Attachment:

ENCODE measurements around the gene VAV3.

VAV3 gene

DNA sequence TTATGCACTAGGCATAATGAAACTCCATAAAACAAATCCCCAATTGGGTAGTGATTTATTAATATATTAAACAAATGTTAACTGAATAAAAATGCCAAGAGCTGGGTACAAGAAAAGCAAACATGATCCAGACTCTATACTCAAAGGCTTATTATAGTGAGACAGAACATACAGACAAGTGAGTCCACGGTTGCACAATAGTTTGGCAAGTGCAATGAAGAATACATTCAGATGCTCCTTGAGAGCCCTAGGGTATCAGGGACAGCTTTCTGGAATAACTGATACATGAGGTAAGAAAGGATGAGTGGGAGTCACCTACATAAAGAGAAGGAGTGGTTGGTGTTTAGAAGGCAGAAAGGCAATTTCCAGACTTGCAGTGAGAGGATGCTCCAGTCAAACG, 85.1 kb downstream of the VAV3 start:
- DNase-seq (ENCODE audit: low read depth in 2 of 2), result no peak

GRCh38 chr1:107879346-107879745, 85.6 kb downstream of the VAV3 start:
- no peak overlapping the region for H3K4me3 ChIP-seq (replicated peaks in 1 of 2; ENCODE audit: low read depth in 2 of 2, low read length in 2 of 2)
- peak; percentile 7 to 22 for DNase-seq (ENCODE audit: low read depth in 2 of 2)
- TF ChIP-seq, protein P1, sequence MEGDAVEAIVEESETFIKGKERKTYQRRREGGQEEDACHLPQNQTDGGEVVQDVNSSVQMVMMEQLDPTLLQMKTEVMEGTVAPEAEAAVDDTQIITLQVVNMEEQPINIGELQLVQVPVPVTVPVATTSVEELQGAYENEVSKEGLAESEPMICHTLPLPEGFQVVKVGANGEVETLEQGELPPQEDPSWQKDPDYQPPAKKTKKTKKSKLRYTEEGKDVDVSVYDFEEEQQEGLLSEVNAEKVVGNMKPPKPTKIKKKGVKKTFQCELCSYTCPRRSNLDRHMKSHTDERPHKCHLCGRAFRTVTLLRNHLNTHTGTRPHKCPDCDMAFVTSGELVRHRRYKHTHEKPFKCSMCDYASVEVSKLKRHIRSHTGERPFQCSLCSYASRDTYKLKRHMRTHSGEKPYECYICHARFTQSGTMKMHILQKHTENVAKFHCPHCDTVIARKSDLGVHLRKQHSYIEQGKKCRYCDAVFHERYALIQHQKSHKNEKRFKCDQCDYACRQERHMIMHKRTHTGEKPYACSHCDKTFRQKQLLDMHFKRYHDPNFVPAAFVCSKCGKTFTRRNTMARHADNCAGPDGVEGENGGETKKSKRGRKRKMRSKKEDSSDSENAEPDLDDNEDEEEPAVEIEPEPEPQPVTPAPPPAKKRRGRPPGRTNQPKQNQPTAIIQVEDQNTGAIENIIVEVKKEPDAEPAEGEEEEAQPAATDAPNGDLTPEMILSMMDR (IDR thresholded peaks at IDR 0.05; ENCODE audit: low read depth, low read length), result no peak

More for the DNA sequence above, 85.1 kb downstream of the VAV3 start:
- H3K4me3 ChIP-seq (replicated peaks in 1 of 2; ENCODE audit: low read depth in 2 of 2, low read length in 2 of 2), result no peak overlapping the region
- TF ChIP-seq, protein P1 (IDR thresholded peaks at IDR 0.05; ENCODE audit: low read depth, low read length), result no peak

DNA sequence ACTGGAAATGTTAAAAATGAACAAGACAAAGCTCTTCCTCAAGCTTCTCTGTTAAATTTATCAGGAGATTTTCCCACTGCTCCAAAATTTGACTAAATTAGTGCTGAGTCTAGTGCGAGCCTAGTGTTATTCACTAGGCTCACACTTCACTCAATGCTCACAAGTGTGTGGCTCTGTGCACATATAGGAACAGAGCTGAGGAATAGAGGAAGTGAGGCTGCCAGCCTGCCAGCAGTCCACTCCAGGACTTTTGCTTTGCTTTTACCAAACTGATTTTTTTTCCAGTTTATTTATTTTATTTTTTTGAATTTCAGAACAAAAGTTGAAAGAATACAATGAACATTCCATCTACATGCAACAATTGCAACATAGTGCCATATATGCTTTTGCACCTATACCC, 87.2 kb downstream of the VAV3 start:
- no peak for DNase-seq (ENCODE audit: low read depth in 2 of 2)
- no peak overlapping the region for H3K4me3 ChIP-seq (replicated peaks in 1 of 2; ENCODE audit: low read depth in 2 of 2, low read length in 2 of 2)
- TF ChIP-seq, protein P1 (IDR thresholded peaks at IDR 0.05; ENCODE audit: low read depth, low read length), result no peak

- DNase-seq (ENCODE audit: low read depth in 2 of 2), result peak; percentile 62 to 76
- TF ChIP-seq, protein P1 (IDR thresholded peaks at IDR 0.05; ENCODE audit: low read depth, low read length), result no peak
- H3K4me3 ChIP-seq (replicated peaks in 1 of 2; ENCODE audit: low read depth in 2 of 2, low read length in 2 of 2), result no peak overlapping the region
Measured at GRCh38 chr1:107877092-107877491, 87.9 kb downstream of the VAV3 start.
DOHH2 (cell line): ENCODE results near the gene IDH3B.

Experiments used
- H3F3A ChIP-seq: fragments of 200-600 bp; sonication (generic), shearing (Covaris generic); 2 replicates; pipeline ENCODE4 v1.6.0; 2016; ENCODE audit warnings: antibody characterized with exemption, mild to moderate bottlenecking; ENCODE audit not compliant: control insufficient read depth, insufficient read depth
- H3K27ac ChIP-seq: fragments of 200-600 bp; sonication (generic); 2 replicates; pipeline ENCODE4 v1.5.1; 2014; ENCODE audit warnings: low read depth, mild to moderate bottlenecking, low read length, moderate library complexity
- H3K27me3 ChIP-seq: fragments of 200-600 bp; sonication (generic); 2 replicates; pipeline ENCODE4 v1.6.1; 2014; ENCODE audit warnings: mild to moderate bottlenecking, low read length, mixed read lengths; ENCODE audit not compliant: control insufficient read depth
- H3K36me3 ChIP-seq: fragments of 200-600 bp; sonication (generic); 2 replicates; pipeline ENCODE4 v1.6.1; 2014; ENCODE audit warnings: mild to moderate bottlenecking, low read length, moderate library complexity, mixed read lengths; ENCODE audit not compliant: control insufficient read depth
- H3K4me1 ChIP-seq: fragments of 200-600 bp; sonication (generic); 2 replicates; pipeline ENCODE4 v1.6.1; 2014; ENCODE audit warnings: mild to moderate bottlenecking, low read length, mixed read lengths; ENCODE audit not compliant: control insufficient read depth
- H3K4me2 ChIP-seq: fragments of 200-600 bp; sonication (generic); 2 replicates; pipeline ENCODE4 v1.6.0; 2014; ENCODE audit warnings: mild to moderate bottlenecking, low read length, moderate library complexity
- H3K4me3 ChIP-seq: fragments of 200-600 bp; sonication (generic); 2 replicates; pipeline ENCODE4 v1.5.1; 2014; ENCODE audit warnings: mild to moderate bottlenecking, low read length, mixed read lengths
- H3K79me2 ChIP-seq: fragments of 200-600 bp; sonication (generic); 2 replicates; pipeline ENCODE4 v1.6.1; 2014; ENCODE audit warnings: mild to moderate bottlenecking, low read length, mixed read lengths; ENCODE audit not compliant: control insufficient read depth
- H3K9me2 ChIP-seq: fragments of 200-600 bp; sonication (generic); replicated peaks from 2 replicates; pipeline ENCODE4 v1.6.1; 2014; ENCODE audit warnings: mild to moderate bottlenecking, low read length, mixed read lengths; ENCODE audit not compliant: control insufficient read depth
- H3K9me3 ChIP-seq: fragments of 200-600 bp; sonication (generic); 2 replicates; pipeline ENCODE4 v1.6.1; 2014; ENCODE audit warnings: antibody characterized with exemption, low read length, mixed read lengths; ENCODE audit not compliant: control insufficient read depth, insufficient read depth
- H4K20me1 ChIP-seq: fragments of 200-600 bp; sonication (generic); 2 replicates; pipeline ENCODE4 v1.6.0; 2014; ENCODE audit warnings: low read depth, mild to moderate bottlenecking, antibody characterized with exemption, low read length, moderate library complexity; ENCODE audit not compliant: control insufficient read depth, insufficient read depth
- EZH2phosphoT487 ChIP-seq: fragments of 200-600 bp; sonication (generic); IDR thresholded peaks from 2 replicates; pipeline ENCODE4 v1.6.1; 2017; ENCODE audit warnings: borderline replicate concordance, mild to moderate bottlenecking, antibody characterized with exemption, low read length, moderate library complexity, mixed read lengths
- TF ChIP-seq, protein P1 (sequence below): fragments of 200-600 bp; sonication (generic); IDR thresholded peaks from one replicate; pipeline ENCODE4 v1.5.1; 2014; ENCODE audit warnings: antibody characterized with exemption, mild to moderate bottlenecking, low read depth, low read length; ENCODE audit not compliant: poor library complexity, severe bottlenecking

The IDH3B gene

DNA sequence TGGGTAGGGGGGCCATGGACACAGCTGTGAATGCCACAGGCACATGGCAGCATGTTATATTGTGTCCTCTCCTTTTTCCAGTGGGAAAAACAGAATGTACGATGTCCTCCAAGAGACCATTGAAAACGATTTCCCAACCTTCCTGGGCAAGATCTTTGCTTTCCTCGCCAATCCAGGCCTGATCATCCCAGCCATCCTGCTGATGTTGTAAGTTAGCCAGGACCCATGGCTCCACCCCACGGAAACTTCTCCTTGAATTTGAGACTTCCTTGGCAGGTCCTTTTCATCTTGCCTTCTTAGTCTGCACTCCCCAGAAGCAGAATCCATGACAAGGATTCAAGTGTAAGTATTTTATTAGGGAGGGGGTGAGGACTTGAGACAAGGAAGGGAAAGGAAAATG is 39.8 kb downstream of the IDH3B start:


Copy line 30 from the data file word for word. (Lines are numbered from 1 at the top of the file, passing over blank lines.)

- H3K9me2 ChIP-seq: fragments of 200-600 bp; sonication (generic); replicated peaks from 2 replicates; pipeline ENCODE4 v1.6.1; 2014; ENCODE audit warnings: mild to moderate bottlenecking, low read length, mixed read lengths; ENCODE audit not compliant: control insufficient read depth